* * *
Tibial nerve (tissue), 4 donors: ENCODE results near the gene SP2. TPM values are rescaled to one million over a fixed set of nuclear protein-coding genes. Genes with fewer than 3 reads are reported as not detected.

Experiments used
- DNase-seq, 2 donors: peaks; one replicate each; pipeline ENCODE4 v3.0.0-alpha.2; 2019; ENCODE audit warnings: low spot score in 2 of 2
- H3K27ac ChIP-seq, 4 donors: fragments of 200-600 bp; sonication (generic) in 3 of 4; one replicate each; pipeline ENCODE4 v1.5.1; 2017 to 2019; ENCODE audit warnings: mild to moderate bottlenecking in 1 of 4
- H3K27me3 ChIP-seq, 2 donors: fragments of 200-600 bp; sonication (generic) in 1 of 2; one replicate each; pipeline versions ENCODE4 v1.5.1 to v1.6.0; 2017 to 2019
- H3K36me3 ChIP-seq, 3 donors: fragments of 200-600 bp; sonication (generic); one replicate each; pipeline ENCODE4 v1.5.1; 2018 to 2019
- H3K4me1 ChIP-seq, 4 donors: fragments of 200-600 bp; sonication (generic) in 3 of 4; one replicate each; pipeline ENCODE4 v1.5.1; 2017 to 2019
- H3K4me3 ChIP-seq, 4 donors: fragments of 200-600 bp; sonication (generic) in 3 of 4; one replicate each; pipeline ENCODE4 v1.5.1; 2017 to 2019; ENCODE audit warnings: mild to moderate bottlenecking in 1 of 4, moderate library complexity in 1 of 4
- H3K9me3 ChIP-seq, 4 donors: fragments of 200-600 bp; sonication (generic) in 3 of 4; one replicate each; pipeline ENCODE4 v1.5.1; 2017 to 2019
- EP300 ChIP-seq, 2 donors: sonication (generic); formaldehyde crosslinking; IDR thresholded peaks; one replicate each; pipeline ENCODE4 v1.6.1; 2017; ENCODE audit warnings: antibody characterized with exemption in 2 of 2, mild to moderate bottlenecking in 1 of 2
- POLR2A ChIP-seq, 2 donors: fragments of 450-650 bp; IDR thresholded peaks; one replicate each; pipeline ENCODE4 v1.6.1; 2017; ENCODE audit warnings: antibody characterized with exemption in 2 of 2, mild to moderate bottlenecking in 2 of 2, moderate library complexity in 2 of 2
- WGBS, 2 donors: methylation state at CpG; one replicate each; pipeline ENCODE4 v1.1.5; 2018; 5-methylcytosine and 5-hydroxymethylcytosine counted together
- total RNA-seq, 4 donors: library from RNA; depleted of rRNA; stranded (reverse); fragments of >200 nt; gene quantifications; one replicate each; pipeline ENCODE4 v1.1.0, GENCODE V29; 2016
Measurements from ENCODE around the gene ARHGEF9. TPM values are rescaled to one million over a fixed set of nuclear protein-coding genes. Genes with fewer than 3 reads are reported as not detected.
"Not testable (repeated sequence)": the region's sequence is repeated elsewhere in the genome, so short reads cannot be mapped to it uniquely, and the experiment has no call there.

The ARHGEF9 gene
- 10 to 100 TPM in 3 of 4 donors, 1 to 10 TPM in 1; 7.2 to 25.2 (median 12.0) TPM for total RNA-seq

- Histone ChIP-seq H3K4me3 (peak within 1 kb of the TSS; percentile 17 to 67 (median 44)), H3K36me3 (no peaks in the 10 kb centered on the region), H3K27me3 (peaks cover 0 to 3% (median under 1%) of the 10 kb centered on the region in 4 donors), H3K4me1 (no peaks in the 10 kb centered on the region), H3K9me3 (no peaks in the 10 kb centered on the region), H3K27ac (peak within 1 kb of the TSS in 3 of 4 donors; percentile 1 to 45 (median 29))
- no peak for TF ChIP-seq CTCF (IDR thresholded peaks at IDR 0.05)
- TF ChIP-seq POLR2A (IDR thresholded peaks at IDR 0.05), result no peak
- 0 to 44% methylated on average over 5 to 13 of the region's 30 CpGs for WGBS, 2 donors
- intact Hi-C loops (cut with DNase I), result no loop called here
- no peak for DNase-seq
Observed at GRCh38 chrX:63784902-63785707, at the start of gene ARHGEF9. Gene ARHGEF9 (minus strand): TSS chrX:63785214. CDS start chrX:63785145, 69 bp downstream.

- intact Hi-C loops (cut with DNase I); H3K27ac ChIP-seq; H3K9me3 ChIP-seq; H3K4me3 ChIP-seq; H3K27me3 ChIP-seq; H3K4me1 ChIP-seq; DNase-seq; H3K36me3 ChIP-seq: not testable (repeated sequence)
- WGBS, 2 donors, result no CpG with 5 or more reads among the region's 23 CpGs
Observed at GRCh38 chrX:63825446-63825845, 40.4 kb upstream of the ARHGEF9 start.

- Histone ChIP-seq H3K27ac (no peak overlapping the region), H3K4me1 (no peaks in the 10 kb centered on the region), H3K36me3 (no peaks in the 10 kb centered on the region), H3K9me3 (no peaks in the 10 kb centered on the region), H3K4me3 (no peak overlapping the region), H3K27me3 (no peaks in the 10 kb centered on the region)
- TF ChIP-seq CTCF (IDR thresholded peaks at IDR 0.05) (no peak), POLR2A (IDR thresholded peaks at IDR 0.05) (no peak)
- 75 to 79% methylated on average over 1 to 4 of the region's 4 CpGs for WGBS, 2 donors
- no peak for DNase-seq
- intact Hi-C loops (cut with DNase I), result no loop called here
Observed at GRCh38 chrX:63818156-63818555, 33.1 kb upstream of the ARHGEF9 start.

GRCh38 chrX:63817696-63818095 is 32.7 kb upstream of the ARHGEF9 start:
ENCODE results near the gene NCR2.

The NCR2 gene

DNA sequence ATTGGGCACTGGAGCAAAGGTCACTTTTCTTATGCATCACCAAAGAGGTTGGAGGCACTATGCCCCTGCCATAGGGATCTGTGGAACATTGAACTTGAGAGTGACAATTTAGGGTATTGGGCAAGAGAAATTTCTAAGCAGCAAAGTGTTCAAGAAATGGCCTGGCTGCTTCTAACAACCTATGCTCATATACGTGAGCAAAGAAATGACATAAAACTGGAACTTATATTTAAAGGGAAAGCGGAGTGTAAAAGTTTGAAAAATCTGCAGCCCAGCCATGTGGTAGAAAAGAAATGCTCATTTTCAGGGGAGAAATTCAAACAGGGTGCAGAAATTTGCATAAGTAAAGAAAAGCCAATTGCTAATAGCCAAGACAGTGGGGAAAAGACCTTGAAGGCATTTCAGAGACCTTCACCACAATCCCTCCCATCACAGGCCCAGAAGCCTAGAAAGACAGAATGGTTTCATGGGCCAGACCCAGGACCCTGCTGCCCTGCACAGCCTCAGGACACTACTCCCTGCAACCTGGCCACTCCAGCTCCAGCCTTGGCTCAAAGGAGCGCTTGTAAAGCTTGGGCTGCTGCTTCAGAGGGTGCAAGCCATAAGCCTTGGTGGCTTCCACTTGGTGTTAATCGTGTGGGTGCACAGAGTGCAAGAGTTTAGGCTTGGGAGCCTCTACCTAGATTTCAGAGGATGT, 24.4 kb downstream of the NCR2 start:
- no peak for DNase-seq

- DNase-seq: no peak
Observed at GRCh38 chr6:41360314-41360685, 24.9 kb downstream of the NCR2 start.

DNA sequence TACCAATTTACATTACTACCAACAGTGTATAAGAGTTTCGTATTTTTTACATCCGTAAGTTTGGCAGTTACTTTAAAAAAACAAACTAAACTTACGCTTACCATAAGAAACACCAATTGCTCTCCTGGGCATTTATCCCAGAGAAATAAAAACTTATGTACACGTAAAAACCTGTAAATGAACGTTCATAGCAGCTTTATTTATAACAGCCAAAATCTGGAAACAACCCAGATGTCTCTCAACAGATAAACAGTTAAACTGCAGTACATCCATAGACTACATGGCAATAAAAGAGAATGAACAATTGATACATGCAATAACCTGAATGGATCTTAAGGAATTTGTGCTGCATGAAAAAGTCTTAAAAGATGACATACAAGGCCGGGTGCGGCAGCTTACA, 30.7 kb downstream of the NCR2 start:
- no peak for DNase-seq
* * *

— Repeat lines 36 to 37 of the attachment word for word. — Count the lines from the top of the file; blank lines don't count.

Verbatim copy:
The NCR2 gene

DNA sequence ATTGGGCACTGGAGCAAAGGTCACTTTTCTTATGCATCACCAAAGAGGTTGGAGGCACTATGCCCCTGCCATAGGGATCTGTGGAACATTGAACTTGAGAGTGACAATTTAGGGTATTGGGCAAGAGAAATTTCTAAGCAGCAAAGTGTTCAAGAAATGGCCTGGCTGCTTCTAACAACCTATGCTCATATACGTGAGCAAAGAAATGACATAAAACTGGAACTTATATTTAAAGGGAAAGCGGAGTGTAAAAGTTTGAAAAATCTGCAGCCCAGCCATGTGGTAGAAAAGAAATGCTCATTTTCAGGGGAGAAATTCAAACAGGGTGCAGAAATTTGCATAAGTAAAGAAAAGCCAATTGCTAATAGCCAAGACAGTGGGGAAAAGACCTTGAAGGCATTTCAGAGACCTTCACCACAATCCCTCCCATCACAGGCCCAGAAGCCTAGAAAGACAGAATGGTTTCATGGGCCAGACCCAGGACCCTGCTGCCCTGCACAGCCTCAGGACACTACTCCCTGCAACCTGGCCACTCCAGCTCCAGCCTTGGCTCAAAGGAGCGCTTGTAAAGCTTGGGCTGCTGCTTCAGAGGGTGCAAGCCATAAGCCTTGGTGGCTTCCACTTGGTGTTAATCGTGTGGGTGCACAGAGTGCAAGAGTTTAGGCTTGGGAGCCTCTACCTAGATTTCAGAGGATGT, 24.4 kb downstream of the NCR2 start: